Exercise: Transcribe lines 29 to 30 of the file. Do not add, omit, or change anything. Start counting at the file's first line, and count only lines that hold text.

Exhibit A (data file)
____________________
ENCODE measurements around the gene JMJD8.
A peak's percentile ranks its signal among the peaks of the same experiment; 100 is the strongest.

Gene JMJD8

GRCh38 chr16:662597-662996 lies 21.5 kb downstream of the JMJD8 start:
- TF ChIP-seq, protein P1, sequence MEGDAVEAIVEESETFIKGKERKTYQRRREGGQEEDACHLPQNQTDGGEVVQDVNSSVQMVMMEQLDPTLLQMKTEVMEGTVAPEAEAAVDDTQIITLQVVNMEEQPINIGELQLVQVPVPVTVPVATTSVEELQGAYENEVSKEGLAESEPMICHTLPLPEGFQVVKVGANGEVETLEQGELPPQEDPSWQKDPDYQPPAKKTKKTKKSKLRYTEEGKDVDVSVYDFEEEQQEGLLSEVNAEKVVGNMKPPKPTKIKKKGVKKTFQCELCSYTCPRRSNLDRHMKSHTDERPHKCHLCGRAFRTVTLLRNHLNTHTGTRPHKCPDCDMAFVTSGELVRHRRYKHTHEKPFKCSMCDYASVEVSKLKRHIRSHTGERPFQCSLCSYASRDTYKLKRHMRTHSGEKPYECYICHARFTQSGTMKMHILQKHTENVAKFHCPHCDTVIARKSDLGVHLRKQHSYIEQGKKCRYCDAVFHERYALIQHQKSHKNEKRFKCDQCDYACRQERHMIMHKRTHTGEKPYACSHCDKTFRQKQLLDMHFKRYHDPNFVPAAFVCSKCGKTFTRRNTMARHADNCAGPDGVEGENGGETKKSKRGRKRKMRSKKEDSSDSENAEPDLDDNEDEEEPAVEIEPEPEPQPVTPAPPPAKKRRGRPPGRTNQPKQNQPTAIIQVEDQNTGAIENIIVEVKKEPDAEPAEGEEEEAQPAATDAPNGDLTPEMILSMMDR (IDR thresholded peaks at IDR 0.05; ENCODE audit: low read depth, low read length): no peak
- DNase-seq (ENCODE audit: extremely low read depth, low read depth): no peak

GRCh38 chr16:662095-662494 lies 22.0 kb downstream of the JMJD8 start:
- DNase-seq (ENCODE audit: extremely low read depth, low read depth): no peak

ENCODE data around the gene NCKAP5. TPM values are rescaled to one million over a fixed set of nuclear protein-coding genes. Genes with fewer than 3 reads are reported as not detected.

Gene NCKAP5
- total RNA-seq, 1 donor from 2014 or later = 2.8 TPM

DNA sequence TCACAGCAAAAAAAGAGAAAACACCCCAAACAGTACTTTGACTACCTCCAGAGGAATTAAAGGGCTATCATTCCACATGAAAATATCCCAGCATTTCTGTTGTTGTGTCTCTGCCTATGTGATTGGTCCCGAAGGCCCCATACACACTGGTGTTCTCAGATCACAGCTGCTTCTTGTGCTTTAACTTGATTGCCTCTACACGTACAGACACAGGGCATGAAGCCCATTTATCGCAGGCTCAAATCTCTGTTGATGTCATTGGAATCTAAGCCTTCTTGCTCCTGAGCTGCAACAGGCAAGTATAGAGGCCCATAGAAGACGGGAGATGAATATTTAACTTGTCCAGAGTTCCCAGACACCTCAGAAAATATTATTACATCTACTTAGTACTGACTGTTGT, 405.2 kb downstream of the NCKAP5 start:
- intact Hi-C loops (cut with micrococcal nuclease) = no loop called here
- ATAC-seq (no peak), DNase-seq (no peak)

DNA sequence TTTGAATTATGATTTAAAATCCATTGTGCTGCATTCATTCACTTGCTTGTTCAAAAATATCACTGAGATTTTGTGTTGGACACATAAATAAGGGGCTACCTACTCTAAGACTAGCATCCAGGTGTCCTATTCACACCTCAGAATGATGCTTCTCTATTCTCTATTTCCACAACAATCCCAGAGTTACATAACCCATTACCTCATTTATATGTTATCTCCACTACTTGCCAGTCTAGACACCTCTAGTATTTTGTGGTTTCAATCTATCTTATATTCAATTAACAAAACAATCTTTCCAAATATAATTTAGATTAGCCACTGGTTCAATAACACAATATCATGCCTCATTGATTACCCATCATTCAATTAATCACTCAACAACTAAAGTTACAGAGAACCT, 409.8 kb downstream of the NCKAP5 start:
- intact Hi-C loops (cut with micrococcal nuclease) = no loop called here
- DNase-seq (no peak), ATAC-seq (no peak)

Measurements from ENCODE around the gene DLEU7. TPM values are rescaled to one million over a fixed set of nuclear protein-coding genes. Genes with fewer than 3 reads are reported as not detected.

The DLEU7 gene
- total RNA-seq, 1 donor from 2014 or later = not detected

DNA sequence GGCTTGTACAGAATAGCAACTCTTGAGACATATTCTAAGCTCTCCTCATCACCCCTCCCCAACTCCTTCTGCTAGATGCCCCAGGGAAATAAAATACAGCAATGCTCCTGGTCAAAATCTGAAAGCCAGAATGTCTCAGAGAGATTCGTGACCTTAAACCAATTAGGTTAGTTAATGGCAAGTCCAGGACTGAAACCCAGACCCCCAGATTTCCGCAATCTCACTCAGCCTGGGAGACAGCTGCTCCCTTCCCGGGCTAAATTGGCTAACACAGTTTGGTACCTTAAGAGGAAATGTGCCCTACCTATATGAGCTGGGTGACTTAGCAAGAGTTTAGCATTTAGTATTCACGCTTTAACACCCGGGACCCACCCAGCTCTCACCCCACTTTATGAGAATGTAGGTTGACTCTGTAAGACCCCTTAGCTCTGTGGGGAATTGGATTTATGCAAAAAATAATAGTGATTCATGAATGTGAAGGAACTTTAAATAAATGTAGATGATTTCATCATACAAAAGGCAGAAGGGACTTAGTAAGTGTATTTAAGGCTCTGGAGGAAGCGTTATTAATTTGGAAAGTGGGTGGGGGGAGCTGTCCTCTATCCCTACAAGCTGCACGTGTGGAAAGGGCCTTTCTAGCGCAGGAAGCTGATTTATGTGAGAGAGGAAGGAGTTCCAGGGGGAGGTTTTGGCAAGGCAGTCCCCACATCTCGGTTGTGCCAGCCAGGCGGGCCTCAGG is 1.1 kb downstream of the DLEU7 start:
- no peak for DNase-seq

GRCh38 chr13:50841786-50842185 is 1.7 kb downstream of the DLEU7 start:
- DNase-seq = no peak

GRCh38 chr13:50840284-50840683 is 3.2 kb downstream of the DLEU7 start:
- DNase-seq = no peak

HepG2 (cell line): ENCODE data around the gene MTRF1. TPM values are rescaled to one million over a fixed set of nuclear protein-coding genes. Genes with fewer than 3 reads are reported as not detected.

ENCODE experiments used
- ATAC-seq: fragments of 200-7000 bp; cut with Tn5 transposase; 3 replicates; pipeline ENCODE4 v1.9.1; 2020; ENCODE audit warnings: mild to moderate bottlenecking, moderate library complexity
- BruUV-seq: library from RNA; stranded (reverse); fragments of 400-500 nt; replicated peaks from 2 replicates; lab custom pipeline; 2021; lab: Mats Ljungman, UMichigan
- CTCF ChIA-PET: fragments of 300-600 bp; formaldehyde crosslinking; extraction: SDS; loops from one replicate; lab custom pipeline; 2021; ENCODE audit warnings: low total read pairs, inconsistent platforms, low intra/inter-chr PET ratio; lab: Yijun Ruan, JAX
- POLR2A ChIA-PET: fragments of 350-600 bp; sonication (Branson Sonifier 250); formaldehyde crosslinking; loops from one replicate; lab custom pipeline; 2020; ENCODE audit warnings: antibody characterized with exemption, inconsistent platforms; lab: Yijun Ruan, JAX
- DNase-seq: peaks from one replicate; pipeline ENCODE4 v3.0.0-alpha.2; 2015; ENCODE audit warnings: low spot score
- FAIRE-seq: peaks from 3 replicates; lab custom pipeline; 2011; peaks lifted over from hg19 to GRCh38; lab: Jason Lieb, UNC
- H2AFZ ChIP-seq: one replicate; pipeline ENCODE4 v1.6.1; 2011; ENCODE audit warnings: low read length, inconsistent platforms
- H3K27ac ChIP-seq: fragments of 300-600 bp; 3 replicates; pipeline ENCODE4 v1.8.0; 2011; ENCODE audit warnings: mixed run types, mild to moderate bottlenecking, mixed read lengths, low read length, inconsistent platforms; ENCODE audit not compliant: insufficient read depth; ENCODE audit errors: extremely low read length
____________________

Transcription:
- ATAC-seq: fragments of 200-7000 bp; cut with Tn5 transposase; 3 replicates; pipeline ENCODE4 v1.9.1; 2020; ENCODE audit warnings: mild to moderate bottlenecking, moderate library complexity
- BruUV-seq: library from RNA; stranded (reverse); fragments of 400-500 nt; replicated peaks from 2 replicates; lab custom pipeline; 2021; lab: Mats Ljungman, UMichigan